The article introduces Hoggart and the Uses of Literacy, p 17, as Richard Rodriguez tries to find a perspective on his own experience...  'For the child who moves to an academic culture from a culture that dramatically lacks academic traditions, looking back can jeopardize the certainty he has about the desirability of this new academic culture. Richard Hoggart's description, in The Uses of Literacy, of the cultural pressures on such a student, whom Hoggart calls the "scholarship boy," helps make the point...  ...he must choose between the two worlds: if he intends to succeed as a student, he must, literally and figuratively, separate himself from his family, with its gregarious life, and find a quiet place to be alone with his thoughts...'

Richard Hoggart is quoted at length in the book, and becomes a sort of guru figure, commentating from the past as young Richard Rodriguez shapes his future.

There is a Wikipedia entry on Richard Rodriguez...

And this recent Paris Review is helpful...

And, of course, our scholarship boy is also our scholarship girl, and perhaps faces even more complexity than her male counterpart...  Let me recommend this nicely written, beautifully paced, article by Laura Rendón...

Rendón, L. I. (1992). From the Barrio to the academy: Revelations of a Mexican American “scholarship girl.” New Directions for Community Colleges, 80(80), 55–64.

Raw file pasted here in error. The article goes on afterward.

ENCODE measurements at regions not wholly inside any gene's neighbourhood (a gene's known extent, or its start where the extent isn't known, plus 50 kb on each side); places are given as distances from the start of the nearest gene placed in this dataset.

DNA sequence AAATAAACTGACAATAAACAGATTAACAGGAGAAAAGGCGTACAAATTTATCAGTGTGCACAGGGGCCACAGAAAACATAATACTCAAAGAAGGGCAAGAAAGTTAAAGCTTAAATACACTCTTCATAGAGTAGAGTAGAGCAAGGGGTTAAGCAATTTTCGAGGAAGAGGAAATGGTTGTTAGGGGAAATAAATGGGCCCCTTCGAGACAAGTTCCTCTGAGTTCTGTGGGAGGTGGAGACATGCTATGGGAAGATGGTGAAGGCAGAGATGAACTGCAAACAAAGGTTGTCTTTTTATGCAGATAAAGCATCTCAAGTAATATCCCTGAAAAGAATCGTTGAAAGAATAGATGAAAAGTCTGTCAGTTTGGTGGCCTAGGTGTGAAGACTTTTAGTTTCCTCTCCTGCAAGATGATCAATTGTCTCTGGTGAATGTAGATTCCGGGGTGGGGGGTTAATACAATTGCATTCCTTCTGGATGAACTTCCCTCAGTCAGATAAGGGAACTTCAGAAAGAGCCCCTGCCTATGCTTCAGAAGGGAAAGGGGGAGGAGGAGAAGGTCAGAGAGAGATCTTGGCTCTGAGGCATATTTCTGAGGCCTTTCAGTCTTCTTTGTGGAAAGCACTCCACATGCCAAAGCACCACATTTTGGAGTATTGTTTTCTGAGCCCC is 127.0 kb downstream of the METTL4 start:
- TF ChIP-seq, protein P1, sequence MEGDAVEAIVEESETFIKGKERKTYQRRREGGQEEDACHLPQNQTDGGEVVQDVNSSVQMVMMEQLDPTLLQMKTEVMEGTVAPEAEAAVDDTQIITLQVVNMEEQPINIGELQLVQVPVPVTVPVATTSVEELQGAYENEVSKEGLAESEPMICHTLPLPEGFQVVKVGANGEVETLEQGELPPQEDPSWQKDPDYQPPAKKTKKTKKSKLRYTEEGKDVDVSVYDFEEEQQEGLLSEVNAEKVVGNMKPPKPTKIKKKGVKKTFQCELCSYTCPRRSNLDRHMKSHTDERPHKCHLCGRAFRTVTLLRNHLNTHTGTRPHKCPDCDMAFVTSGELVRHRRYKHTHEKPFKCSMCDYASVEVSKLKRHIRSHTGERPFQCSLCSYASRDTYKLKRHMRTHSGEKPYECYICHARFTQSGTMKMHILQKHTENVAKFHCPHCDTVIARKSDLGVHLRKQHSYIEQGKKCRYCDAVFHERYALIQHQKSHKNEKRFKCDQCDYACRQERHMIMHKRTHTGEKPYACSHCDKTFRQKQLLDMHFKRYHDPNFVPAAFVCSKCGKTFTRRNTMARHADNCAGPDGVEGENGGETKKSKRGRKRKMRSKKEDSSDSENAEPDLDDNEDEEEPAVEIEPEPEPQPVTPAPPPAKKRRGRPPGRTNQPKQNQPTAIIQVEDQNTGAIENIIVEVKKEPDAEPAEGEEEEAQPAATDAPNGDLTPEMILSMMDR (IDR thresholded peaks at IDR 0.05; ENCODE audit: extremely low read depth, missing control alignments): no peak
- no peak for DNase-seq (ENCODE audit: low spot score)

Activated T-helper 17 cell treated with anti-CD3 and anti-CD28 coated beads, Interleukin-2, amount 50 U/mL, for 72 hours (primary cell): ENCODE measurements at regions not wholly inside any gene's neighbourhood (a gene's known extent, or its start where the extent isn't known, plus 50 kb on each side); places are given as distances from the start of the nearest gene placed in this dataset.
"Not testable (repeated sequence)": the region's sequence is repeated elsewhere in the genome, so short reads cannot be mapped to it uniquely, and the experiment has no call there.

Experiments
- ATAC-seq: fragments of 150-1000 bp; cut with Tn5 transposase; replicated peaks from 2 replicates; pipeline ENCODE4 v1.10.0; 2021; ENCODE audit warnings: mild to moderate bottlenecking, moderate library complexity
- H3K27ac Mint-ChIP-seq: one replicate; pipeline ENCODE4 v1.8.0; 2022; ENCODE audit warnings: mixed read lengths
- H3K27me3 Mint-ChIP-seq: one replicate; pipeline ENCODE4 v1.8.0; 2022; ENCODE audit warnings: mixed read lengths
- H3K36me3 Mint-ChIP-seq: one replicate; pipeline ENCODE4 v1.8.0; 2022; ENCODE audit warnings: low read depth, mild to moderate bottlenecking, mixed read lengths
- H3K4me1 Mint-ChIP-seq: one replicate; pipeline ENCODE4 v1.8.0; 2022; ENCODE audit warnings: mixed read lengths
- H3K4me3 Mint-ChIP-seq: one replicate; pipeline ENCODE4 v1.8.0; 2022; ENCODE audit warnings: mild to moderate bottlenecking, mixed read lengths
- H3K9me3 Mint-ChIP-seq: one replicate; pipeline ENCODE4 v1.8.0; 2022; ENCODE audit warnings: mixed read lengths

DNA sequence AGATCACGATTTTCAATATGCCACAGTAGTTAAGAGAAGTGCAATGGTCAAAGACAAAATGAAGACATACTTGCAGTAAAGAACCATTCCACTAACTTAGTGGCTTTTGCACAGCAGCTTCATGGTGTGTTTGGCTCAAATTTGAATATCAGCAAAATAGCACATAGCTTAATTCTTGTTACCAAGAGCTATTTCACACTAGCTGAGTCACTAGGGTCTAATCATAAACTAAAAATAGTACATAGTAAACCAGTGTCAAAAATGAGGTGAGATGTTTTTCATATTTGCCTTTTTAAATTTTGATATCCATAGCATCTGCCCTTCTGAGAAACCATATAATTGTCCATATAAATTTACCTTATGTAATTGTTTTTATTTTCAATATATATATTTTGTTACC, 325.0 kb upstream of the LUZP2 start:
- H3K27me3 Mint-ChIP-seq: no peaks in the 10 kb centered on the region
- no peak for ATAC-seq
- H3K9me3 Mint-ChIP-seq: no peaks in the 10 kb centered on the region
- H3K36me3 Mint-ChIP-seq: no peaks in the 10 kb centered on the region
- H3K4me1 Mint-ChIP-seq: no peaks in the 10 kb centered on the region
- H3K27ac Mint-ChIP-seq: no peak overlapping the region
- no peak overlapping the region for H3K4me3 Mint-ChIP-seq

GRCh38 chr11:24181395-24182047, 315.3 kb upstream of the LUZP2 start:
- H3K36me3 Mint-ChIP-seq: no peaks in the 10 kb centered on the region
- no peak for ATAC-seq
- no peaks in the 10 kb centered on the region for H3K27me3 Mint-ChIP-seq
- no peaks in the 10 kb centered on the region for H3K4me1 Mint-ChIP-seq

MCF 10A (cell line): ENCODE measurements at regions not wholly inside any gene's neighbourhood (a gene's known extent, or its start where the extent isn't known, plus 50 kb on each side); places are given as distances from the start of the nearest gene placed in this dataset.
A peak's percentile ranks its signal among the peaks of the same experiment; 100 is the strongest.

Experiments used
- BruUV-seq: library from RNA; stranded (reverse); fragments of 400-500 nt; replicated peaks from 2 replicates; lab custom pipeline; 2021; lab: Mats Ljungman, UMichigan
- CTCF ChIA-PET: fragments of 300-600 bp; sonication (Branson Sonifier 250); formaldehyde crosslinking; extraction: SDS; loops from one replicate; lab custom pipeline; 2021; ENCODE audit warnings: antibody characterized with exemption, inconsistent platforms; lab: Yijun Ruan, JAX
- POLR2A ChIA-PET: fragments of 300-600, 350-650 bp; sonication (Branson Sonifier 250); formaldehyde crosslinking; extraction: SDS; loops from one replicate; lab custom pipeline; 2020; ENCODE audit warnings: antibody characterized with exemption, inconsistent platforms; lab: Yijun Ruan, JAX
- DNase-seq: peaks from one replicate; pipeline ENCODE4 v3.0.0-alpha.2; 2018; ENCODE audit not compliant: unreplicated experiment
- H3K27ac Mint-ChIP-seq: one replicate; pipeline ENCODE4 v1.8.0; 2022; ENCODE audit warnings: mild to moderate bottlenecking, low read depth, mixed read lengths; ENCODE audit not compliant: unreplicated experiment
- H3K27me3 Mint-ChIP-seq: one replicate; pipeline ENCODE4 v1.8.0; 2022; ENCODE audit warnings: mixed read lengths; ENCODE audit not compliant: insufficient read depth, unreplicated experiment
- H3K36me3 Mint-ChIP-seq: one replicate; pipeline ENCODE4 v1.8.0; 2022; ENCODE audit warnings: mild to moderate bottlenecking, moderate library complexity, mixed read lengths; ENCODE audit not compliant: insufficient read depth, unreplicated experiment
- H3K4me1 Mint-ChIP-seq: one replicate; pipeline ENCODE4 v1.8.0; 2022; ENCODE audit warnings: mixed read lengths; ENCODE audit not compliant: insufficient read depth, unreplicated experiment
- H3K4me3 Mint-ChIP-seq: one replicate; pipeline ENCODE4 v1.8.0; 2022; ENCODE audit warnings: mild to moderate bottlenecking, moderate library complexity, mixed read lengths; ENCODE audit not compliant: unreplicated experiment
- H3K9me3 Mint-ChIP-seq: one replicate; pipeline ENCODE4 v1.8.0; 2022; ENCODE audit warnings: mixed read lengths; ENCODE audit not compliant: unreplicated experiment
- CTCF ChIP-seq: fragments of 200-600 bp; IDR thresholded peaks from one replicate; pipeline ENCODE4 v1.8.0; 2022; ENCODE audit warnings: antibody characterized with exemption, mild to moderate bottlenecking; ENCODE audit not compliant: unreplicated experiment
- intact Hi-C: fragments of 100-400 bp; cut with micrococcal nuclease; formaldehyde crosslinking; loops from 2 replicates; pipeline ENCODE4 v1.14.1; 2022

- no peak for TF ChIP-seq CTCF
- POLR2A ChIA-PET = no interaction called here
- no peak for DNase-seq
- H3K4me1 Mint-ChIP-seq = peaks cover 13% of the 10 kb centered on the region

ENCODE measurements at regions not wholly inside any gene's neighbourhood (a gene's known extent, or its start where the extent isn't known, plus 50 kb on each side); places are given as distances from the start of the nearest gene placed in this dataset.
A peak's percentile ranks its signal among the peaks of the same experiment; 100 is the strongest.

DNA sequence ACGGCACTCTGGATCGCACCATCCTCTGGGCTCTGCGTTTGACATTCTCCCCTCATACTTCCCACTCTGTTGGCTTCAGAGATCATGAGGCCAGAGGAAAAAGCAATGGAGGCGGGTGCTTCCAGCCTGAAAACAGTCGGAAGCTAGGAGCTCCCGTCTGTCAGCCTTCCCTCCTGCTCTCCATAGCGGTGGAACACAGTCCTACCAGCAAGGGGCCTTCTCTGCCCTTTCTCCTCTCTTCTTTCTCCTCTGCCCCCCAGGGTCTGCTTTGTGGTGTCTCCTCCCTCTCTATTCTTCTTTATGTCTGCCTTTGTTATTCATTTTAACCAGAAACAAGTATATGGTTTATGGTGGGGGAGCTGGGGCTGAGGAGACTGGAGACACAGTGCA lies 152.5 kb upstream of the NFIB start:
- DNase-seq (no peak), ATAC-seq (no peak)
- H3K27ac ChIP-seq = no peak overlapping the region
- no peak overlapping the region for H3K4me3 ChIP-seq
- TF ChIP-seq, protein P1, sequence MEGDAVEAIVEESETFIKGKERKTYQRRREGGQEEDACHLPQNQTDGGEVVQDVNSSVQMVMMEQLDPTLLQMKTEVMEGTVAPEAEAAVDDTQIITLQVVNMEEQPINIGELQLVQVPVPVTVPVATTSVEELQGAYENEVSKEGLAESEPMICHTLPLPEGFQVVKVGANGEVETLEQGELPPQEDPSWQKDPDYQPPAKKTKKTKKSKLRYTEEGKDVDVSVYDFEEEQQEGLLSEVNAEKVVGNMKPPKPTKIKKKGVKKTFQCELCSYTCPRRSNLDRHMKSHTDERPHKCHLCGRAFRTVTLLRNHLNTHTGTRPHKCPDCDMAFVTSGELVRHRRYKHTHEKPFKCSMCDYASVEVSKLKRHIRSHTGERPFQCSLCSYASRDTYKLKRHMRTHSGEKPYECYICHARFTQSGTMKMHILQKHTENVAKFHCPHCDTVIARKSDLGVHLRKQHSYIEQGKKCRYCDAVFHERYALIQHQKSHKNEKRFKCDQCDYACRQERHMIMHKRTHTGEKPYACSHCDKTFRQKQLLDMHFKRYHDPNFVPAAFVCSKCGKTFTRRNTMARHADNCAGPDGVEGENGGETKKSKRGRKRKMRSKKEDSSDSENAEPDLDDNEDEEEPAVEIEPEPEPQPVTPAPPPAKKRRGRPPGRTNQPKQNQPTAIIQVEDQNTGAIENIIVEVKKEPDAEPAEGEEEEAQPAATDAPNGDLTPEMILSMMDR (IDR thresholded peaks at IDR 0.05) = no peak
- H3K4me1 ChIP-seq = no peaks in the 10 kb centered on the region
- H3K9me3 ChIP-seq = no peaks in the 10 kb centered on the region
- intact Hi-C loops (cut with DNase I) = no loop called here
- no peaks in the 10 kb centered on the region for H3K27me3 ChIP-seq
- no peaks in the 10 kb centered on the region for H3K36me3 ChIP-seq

'It was during my first year of graduate school at the University of Michigan, far away from the Laredo, Texas, barrio where I spent my youth, that I read
Richard Rodriguez’s (1975) poignant essay, “Going Home Again: The New American Scholarship Boy.” Reading this story of how the academy changes
foreigners who enter its culture (more than it is changed by them) inspired a powerful emotional response in me. My own odyssey through higher
education had taken me along an unusual path...'  And she quotes from Richard Rodriguez essay the very lines that I have just quoted, above, about chosing between two worlds.

Rendón finds Hoggart through Rodriguez...

Oddly enough, I found Rodriguez through Irish Diaspora Studies - I was following some thoughts about nuns and Irish Christian Brothers...  And Rodriguez says, Hunger of Memory, p 122, his mother's family name is, 'inexplicably Irish', Moran.

Patrick O'Sullivan
April 2018

September 2018

My attention has been directed towards Joe Moran's web site...

The full text of his article,
Milk Bars, Starbucks and the Uses of Literacy
is available there...

Friday, 13 April 2018

Open Access, Collaboration, Interdisciplinarity...

Open Access, Collaboration, Interdisciplinarity...

The Universe and I are working towards a better relationship, in some areas at least.  For example, I am trying to persuade the Universe that if it wants me to read something it must not put too difficult obstacles between me and that text.  Money is an obstacle.

So, we look for useful things in Open Access resources, useful books and articles - though sometimes those Open Access resources are hard to find, hidden deep within academic or commercial publisher web sites.  Come along, Universe, make things easier...

And, of course, funding bodies need to think again - is it really Open Access if it is so hard to find...?

I have already mentioned two aggregating web sites, OAPEN and DOAB, and you can browse those web sites, and, back-tracking, see how funding decisions and scholarly decisions have made books available there - very often through European academic publishing houses and funding bodies...  But the net is spreading wider...